In Florida, it doesn’t take very long for the strong heat to arrive. This is why it’s important to take measures to insure your garden is prepared for the warmer months of the year.
- Using native plants will prevent the need for watering too much. Hybrids and exotic plants require much more care to stay alive in the heat.
- 90 degrees seems to be the cap for most plants. Any temperature above that, especially for extended periods of time, can cause injury or kill your plant altogether.
- If the soil gets hot easily it can be difficult for your plant to stay cool. Use mulch to regulate soil temperature and look for spaces where the roots can grow deep. Potted plants suffer most if the plant is shallow-rooted.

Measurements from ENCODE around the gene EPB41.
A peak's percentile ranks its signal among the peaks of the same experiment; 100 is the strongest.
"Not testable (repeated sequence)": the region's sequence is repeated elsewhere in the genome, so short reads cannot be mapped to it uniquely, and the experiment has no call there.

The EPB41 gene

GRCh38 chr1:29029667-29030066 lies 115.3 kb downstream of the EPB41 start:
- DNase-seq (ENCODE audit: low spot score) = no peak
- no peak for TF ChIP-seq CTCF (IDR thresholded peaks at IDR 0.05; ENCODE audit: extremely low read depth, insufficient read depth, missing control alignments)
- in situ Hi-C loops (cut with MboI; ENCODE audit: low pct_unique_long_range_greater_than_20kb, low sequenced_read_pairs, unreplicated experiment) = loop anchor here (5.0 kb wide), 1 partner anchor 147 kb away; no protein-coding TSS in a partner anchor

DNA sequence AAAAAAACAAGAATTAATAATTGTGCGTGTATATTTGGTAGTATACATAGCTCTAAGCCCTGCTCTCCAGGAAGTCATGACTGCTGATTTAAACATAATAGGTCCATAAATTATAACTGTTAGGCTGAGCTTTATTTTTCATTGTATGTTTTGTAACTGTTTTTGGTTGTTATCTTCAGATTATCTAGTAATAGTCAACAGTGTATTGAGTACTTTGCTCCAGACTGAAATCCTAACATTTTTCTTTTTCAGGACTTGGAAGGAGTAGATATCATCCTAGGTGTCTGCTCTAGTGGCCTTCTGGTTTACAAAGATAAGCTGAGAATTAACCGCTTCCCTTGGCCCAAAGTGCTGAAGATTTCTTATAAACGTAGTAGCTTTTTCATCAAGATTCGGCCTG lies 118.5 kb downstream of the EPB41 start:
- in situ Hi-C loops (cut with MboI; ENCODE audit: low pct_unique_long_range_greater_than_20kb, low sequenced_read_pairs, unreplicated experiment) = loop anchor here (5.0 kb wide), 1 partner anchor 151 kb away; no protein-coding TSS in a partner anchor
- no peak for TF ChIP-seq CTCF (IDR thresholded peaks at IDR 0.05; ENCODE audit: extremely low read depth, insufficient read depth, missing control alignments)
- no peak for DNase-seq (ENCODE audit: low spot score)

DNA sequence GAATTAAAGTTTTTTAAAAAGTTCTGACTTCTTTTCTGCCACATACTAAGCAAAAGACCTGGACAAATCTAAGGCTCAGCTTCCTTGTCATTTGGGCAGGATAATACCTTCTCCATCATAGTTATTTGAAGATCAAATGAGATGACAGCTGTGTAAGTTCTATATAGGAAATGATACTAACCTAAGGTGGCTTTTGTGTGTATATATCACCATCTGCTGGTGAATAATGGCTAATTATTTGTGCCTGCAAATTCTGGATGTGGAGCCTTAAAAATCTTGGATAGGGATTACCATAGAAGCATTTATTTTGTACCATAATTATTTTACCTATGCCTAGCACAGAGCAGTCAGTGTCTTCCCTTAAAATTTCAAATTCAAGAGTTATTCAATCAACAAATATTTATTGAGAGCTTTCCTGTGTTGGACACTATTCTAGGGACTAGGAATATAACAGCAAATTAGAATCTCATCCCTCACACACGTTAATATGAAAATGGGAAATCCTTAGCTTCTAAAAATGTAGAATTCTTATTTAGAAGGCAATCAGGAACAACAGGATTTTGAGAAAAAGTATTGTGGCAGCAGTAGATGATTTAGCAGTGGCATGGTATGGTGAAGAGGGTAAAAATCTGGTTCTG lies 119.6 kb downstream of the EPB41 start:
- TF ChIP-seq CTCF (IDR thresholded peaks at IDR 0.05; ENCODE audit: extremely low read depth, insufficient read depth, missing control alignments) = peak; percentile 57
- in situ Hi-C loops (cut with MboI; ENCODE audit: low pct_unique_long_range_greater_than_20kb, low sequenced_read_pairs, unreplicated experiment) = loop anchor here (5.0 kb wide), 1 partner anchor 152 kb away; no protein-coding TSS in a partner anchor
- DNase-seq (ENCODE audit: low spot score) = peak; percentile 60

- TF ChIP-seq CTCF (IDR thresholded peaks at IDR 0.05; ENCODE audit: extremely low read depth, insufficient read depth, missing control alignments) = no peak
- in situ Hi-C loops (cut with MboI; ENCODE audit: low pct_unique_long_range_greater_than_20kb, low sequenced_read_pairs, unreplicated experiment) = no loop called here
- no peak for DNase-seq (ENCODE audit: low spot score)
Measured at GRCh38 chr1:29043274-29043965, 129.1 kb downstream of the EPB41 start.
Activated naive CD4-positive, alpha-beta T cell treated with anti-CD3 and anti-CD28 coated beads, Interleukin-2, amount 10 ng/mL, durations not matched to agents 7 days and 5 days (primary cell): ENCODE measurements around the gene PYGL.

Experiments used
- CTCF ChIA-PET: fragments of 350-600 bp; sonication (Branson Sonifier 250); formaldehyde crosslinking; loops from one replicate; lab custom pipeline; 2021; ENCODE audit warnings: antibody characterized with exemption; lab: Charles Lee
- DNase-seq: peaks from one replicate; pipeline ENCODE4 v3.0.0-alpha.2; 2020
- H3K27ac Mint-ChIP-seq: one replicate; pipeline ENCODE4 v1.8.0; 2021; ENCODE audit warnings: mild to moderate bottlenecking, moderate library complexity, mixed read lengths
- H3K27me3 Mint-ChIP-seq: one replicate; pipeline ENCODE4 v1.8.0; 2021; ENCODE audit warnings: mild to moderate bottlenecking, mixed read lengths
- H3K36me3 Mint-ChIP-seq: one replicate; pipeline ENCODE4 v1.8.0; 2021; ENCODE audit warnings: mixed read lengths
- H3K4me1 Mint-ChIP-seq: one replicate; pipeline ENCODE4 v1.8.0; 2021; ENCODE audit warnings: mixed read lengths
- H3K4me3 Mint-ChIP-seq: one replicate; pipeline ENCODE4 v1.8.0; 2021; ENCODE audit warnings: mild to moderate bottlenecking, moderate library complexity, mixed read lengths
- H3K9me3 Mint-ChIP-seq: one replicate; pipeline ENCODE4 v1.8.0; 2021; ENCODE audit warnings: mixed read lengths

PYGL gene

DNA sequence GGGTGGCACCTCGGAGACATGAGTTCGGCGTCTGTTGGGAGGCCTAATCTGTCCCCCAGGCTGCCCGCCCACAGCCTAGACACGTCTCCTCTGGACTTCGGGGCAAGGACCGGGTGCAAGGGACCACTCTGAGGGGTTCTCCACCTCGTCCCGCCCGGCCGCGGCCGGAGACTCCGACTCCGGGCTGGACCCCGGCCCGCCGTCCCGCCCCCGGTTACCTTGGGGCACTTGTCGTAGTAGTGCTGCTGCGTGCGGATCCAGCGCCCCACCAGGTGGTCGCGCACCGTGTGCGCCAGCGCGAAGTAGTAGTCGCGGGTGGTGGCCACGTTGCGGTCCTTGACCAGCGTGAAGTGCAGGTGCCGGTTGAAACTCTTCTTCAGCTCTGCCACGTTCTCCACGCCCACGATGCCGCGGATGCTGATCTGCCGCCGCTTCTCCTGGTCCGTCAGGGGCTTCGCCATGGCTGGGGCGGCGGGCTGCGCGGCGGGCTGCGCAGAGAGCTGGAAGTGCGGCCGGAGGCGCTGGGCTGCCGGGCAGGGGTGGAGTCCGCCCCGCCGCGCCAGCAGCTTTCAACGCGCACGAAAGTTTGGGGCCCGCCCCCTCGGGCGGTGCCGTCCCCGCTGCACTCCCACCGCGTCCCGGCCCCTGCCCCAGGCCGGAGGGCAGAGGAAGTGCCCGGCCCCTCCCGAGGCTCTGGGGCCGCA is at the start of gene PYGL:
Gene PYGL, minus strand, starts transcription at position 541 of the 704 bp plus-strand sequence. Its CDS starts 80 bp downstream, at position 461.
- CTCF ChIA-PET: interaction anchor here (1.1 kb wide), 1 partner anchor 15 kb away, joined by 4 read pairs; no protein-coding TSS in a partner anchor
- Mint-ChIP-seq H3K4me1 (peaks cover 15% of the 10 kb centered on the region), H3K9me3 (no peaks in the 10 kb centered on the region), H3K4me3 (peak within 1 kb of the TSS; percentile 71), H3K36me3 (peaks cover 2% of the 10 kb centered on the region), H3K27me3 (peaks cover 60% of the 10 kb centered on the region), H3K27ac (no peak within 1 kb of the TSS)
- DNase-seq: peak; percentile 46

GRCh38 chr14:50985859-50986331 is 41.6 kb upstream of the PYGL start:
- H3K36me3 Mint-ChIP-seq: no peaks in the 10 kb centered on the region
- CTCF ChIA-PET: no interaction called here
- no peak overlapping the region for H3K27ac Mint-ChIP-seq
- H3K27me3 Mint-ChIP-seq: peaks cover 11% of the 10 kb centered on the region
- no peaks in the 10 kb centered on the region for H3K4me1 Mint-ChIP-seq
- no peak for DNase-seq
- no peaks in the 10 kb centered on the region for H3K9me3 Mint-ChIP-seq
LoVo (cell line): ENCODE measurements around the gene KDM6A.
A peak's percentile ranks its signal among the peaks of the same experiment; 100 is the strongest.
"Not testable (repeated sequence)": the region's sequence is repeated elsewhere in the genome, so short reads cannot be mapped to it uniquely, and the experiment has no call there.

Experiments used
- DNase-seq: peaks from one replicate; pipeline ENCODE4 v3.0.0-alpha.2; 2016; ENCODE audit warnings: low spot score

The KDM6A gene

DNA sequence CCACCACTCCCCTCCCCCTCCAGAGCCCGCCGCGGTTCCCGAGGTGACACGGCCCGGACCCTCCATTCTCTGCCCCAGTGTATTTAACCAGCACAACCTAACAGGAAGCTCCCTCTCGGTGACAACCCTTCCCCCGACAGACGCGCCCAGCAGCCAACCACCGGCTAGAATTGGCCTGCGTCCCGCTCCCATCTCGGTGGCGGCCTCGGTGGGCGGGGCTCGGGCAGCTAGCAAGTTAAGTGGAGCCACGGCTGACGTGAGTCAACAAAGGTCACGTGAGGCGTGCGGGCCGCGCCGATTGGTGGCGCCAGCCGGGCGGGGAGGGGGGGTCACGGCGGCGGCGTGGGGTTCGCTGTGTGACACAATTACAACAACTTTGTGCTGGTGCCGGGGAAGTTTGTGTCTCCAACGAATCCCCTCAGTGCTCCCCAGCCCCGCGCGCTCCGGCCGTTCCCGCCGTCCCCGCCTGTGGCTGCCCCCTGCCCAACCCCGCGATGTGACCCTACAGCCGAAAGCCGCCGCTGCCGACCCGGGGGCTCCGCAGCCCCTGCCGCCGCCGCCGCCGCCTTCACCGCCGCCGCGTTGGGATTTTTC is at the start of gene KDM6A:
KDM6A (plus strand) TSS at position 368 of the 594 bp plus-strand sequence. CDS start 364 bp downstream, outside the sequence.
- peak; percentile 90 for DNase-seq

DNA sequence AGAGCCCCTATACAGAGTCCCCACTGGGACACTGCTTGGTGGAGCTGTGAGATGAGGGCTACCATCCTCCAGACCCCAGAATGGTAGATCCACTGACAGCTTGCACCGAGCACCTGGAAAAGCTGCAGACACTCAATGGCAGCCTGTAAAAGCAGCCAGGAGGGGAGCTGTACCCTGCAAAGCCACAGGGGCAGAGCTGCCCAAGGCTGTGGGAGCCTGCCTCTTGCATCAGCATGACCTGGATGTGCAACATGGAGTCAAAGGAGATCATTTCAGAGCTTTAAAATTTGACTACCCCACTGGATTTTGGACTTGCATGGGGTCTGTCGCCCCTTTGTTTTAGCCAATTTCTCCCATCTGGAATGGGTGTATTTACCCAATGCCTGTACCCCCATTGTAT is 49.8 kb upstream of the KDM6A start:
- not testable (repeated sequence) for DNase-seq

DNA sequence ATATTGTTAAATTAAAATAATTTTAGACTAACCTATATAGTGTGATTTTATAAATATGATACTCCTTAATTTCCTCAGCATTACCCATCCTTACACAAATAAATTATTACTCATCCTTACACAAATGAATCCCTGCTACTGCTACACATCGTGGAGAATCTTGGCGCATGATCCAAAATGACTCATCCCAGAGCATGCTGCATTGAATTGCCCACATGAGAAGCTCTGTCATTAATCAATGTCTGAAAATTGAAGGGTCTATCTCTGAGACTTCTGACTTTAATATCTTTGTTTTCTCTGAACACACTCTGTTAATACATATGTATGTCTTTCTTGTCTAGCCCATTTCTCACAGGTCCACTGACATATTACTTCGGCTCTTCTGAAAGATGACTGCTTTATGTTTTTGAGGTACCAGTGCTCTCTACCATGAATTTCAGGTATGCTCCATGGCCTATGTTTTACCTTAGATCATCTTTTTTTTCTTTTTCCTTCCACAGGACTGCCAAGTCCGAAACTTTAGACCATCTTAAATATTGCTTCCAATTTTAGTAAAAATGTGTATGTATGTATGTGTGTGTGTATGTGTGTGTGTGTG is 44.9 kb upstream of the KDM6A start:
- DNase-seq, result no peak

- Bright, cloudless summer days can mean direct, strong exposure to heat for extended periods of time. Even reflections form nearby objects like buildings or pavement can cause extreme heat exposure. Consider the positioning of a potted plant during summer months.
- Watering should take place early in the morning, or late at night. Watering in the hot sun may mean the water evaporates too quickly to nurture the plant.
Plants grow faster in the heat, so fertilize with caution when it’s hotter. Nutrients absorbed too quickly can damage the plant.